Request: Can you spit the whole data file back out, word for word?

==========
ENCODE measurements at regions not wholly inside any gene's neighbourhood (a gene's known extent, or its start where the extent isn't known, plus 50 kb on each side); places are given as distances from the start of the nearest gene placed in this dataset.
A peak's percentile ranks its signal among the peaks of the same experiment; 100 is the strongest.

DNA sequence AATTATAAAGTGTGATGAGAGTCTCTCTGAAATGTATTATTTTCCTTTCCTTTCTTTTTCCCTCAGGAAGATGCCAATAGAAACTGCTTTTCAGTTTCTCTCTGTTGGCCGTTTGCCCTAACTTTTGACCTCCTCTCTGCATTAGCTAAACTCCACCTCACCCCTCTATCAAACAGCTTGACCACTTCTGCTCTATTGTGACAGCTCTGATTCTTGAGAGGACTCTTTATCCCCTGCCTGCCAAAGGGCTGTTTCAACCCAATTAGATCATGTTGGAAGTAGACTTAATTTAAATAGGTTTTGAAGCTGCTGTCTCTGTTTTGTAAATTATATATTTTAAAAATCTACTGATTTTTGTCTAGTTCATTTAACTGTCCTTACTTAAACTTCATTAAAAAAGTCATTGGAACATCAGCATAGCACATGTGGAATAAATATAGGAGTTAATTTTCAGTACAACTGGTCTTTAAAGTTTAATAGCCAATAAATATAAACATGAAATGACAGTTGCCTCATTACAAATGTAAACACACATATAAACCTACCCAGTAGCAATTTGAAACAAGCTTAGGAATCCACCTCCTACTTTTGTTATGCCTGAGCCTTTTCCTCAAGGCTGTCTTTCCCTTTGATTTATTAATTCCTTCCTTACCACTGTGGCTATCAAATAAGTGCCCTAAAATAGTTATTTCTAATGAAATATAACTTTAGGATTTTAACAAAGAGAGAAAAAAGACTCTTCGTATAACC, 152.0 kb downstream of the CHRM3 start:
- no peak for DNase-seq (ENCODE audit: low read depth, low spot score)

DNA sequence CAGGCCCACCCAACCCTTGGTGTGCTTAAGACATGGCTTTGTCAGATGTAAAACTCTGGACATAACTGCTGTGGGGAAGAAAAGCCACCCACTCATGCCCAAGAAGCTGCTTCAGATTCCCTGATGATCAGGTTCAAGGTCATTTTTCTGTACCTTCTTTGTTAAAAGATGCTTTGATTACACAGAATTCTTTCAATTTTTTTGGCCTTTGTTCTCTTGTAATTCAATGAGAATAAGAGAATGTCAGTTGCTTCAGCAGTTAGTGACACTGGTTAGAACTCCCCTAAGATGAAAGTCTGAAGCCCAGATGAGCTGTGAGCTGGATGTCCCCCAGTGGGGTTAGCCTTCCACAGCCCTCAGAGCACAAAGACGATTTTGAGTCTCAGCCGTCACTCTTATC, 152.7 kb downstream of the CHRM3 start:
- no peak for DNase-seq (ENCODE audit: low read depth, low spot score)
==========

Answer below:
ENCODE measurements at regions not wholly inside any gene's neighbourhood (a gene's known extent, or its start where the extent isn't known, plus 50 kb on each side); places are given as distances from the start of the nearest gene placed in this dataset.
A peak's percentile ranks its signal among the peaks of the same experiment; 100 is the strongest.

DNA sequence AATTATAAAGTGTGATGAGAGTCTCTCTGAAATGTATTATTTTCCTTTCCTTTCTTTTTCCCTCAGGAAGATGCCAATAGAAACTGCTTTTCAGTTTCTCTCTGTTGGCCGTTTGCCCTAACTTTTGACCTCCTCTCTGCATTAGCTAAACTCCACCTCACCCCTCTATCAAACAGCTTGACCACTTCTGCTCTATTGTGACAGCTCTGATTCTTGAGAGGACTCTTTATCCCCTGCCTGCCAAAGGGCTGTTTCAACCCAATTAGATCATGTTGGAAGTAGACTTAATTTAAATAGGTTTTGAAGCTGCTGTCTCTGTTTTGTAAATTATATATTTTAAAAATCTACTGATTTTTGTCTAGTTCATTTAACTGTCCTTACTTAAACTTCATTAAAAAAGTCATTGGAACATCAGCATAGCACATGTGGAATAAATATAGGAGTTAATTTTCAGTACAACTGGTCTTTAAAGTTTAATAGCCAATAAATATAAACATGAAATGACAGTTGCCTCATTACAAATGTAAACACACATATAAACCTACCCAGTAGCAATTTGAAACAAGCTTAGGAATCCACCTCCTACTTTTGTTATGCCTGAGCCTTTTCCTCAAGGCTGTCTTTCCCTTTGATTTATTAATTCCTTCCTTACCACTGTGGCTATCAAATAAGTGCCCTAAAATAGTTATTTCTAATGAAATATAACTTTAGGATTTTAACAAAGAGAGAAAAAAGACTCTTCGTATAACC, 152.0 kb downstream of the CHRM3 start:
- no peak for DNase-seq (ENCODE audit: low read depth, low spot score)

DNA sequence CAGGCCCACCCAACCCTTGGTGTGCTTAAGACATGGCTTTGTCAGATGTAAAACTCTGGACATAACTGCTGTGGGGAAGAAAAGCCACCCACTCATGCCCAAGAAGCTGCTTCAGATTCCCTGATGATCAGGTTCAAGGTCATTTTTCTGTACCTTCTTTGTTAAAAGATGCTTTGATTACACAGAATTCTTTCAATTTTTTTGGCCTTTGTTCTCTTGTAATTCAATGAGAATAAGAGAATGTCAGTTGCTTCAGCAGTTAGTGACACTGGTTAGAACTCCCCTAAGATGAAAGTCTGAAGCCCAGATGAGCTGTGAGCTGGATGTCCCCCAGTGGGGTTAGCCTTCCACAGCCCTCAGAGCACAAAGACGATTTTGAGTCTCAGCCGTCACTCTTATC, 152.7 kb downstream of the CHRM3 start:
- no peak for DNase-seq (ENCODE audit: low read depth, low spot score)